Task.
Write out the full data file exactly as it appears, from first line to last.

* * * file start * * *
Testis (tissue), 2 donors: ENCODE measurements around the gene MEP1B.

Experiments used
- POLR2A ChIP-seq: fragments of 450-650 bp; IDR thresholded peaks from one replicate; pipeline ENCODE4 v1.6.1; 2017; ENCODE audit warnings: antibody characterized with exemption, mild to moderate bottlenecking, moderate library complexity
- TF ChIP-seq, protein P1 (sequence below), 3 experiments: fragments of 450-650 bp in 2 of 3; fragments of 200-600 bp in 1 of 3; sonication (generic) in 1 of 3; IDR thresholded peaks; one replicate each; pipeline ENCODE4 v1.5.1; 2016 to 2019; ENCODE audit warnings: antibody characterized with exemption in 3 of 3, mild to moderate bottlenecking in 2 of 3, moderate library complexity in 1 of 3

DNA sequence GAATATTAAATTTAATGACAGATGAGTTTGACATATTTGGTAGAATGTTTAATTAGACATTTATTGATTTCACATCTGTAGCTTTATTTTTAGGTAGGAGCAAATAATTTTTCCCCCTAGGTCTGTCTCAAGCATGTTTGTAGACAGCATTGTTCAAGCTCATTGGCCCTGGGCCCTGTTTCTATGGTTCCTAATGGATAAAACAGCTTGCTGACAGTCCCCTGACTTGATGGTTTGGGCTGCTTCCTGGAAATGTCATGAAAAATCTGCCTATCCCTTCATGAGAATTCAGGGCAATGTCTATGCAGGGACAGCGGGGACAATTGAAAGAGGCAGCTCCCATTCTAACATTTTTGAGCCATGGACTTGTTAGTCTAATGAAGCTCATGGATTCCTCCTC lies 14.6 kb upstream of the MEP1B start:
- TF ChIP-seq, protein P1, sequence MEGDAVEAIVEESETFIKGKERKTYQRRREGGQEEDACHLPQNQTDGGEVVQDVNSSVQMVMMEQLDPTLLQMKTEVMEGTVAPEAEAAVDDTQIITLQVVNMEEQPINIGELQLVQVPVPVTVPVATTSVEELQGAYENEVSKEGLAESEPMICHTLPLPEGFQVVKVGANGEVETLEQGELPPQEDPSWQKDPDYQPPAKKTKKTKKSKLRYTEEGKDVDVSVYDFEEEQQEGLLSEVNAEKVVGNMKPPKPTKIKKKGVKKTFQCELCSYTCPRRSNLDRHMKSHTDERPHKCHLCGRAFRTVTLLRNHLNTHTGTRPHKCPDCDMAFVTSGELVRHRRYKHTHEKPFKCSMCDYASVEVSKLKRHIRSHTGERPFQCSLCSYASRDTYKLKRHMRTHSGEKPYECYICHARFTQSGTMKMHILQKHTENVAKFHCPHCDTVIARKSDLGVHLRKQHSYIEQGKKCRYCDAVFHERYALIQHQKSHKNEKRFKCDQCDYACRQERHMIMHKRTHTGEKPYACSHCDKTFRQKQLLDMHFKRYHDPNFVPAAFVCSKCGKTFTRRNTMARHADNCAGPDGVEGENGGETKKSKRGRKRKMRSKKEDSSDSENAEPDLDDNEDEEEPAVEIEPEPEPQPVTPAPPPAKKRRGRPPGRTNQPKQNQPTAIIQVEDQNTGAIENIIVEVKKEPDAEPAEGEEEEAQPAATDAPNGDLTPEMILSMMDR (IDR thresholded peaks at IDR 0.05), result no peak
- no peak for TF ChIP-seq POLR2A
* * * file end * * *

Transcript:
Testis (tissue), 2 donors: ENCODE measurements around the gene MEP1B.

Experiments used
- POLR2A ChIP-seq: fragments of 450-650 bp; IDR thresholded peaks from one replicate; pipeline ENCODE4 v1.6.1; 2017; ENCODE audit warnings: antibody characterized with exemption, mild to moderate bottlenecking, moderate library complexity
- TF ChIP-seq, protein P1 (sequence below), 3 experiments: fragments of 450-650 bp in 2 of 3; fragments of 200-600 bp in 1 of 3; sonication (generic) in 1 of 3; IDR thresholded peaks; one replicate each; pipeline ENCODE4 v1.5.1; 2016 to 2019; ENCODE audit warnings: antibody characterized with exemption in 3 of 3, mild to moderate bottlenecking in 2 of 3, moderate library complexity in 1 of 3

DNA sequence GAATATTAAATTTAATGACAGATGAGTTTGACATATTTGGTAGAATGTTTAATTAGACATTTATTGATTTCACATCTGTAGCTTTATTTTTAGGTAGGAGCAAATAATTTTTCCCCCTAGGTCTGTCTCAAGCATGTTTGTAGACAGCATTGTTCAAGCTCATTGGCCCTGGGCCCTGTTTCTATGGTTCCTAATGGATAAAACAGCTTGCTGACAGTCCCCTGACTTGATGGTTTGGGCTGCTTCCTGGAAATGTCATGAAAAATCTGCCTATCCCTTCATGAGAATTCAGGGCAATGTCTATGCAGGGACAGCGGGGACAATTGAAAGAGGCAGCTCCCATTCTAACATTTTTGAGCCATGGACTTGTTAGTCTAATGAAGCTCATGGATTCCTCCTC lies 14.6 kb upstream of the MEP1B start:
- TF ChIP-seq, protein P1, sequence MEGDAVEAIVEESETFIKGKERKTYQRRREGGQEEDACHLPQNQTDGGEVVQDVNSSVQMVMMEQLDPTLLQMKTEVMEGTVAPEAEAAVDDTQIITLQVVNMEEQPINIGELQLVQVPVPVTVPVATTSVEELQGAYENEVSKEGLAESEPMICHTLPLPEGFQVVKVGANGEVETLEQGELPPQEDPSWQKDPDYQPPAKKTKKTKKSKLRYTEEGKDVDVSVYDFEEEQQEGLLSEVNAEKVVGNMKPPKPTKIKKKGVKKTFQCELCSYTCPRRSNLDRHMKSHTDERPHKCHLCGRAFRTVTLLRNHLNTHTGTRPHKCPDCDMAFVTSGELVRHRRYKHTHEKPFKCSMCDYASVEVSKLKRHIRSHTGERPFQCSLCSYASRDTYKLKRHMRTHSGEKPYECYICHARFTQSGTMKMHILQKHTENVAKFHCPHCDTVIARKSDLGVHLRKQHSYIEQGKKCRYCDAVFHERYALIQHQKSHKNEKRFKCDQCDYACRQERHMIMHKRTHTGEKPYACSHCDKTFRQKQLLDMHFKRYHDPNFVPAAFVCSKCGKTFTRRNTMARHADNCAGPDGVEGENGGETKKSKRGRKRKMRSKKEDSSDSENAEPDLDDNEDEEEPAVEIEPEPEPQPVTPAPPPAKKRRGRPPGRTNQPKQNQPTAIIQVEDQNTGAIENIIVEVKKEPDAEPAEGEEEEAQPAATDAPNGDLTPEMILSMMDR (IDR thresholded peaks at IDR 0.05), result no peak
- no peak for TF ChIP-seq POLR2A